Limbaugh and Hannity know there is more then one side to a story, but choose to present only the news and opinions they select. This intellectual dishonesty keeps things cut and dry, unlike real life. Personally, I hope my daughters can learn to understand the many complex sides of an issue, discerning as Oscar Wilde said, "The truth is rarely pure and never simple". If Sean Hannity hopes the same for his children, he certainly does not for his listeners, those who patronize his sponsors, vote and contribute as he indicates, and evangelize his causes against his opponents.
As parents, journalistic integrity should be an important moral issue. It is the responsibility of any ethical person, including commentator-entertainers to refrain from knowingly presenting relevant facts in an incomplete manner. For example, Hannity was recently surveying young voters, asking them to name a single accomplishment of Barack Obama's. No respondent listed a single accomplishment. Sean intimated that Obama's success stems solely from his charm and that his presidential qualifications should be questioned. Yet Hannity failed to ask the same voters to list a single accomplishment of John McCain, Hillary Clinton or any other politician, conflating general political ignorance with ominous misgivings over Obama. Each and every day, he presents discussions in this same logical vacuum.
Basic fourth grade essay writing teaches children to consider all available information, weighing multiple sides with logic and intelligence. Ninth grade debating teaches kids to challenge assumptions, scrutinize information carefully and construct reasoned conclusions only after arguments have been vetted in open discussion. Journalism 101 instructs us to gather information objectively, reporting multiple perspectives responsibly so as to allow listeners to formulate their own opinions.
These disciplines also teach the history of "yellow journalism", a blight on American society in which competing newspaper publishers slanted the news to increase profits, prestige or readership, intertwining commerce and politics in dereliction of journalistic ethics. Worse still was the growing scourge of propaganda -- state-sponsored stories planted in media to persuade or mislead, intentionally fomenting fear or hate.
The original 1928 book Propaganda was first published by Edward Bernays, the nephew of Sigmund Freud who made considerable use of his uncle's revolutionary psychological insights. Considered "the father of public relations", Bernays fabricated news and hatched publicity stunts for decades, aiding the U.S. government and largest corporations, including the staging of fake rallies of support, and fake riots in third world countries to justify military thuggery. Cited by Hitler and Goebbels as a major influence, Bernays showed how to crystallize public opinion by simultaneously cross-applying fear and intimidation with promises of security, familial warmth and inclusion - the classic good guy/bad guy manipulation. Essential to this is the flow of information - who gets heard and what is said.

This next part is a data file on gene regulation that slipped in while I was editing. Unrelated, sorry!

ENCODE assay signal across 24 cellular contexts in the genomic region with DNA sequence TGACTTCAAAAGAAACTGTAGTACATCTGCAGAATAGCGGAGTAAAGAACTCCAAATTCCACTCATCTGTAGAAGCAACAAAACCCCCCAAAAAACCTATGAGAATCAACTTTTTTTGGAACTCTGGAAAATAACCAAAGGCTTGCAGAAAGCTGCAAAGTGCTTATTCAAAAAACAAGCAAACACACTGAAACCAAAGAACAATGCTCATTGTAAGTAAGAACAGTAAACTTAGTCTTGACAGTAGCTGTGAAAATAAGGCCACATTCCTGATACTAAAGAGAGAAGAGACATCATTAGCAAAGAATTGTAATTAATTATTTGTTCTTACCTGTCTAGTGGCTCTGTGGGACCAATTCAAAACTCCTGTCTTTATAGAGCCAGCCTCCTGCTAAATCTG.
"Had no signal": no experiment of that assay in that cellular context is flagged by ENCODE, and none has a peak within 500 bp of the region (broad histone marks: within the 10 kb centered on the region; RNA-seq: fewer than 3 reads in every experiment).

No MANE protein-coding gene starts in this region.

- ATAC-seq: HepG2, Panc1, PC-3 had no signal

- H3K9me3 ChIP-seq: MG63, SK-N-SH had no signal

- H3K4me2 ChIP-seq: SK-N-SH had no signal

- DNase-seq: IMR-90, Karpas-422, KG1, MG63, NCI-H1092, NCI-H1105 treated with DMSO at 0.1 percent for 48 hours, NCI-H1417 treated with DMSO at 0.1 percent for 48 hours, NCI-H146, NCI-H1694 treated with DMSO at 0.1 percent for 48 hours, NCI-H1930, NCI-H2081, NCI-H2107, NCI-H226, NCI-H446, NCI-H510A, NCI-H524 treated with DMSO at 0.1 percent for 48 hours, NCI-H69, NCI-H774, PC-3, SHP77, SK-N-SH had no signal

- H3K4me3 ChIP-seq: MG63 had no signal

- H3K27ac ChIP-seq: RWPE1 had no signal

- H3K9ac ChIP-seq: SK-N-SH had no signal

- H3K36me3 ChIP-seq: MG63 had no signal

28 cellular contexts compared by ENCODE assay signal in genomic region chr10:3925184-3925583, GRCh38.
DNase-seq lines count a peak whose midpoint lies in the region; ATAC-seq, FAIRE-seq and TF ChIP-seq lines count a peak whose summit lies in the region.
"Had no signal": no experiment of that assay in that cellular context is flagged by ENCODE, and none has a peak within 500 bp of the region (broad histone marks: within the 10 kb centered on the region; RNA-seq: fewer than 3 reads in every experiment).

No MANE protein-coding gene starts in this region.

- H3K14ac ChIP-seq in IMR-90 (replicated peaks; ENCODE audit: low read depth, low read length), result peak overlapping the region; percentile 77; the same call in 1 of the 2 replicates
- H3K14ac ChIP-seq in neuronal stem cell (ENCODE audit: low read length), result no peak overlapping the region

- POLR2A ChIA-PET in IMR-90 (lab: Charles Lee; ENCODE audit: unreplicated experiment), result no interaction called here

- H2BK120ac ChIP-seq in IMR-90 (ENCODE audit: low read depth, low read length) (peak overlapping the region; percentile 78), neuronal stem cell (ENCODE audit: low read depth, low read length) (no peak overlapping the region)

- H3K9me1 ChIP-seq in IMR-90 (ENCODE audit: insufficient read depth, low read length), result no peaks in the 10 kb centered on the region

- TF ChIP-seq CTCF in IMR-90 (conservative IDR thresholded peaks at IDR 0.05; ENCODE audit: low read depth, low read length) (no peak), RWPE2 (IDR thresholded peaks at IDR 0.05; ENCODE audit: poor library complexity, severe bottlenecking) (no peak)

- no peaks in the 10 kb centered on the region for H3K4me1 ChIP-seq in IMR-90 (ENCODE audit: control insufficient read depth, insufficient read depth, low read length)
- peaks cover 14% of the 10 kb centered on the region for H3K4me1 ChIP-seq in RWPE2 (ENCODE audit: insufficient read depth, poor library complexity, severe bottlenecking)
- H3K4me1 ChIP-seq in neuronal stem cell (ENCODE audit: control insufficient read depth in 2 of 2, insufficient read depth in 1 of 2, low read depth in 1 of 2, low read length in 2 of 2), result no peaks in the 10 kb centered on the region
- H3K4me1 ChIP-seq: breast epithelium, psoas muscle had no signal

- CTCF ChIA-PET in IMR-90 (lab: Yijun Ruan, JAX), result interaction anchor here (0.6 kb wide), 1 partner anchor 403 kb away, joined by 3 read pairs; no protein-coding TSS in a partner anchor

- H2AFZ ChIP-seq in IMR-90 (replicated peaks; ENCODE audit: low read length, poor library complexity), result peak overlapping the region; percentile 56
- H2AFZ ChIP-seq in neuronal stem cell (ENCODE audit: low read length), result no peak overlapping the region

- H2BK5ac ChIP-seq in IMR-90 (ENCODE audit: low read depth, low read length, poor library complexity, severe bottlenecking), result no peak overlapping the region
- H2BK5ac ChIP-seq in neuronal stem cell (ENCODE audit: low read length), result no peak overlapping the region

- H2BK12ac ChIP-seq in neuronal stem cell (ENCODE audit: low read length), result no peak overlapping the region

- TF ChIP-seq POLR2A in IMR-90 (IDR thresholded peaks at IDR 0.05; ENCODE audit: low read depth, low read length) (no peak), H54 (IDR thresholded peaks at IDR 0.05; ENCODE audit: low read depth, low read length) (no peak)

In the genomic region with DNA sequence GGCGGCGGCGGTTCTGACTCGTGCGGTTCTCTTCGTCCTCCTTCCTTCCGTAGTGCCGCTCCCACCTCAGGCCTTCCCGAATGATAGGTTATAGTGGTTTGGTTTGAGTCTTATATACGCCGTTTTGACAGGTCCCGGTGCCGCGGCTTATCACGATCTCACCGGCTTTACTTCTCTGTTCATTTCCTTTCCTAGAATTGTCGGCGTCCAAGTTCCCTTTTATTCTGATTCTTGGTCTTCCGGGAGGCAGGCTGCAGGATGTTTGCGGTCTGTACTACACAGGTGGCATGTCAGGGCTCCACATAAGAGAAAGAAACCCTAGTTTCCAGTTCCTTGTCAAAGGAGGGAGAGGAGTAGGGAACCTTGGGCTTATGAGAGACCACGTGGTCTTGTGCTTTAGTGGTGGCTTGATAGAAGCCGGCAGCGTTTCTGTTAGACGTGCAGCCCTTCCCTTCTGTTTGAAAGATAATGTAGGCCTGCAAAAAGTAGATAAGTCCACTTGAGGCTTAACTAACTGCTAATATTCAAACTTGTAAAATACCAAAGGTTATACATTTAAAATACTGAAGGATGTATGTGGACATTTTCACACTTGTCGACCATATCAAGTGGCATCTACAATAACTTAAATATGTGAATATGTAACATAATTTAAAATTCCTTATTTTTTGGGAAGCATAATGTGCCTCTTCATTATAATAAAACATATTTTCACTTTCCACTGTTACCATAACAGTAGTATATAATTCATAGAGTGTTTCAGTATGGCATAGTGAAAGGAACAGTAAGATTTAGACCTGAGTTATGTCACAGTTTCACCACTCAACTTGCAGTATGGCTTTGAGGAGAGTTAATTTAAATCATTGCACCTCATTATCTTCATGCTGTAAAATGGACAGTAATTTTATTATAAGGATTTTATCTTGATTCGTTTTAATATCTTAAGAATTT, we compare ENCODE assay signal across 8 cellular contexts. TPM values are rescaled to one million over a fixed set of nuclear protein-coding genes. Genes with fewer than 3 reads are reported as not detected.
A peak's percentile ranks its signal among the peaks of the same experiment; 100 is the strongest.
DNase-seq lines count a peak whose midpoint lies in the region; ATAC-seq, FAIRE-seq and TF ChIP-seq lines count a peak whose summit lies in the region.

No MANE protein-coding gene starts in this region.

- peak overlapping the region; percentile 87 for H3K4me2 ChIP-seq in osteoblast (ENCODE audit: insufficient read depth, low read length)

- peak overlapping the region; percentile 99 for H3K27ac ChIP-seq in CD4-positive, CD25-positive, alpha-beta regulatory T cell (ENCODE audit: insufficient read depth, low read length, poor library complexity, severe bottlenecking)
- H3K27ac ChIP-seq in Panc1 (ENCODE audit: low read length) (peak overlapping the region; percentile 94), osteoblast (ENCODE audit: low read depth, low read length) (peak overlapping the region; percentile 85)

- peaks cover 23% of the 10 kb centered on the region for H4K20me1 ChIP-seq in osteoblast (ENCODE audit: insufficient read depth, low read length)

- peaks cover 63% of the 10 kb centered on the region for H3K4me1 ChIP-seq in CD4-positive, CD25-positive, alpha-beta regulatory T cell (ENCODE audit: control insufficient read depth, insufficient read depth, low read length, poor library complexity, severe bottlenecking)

After World War II, a growing anti-propaganda tradition in the U.S. culminated in the Smith-Mundt Act of 1948, outlawing domestic dissemination of deceptive materials. Then, the Fairness Doctrine of 1949 would designate radio stations with FCC licenses as "public trustees", required to make "every reasonable attempt to cover contrasting points of view". This mandated equal time for subjects of personal attacks and balanced access for political candidates, among other provisions.
Enforcement of these laws would be lax, however, demonstrated by the "red scare" era, the U.S. government and surrogate forces sought to galvanize public sentiment against the threat of communism. The growth of the polling industry helped ease America's collective paranoia, reassuring us that not as many people actually shared the gripping fear of danger the government told us was imminent.
But when Rush Limbaugh went on the air, it was a new day in media. The Fairness Doctrine was struck down, and a for-profit political spin machine revved up, preaching a subset of Conservative values at variance with Goldwater or Eisenhower, but which coincided well with arms build-ups, aggressive foreign policy stances including covert operations, anti-environmental causes, Ayn Rand-style defenses of wealth accumulation - and of course, selling consumer goods and services.
Taking Root in Hometown, USA
Through the late 80s, the top rated morning drive-time shock jock Howard Stern, had already pioneered the art of on-air "legalized" slander in the post-Fairness Doctine era, viciously excoriating public figures he found vapid or who he felt had copied his shtick. Indeed, Stern claimed that Limbaugh's show took off only after Rush learned from him "how to grow balls".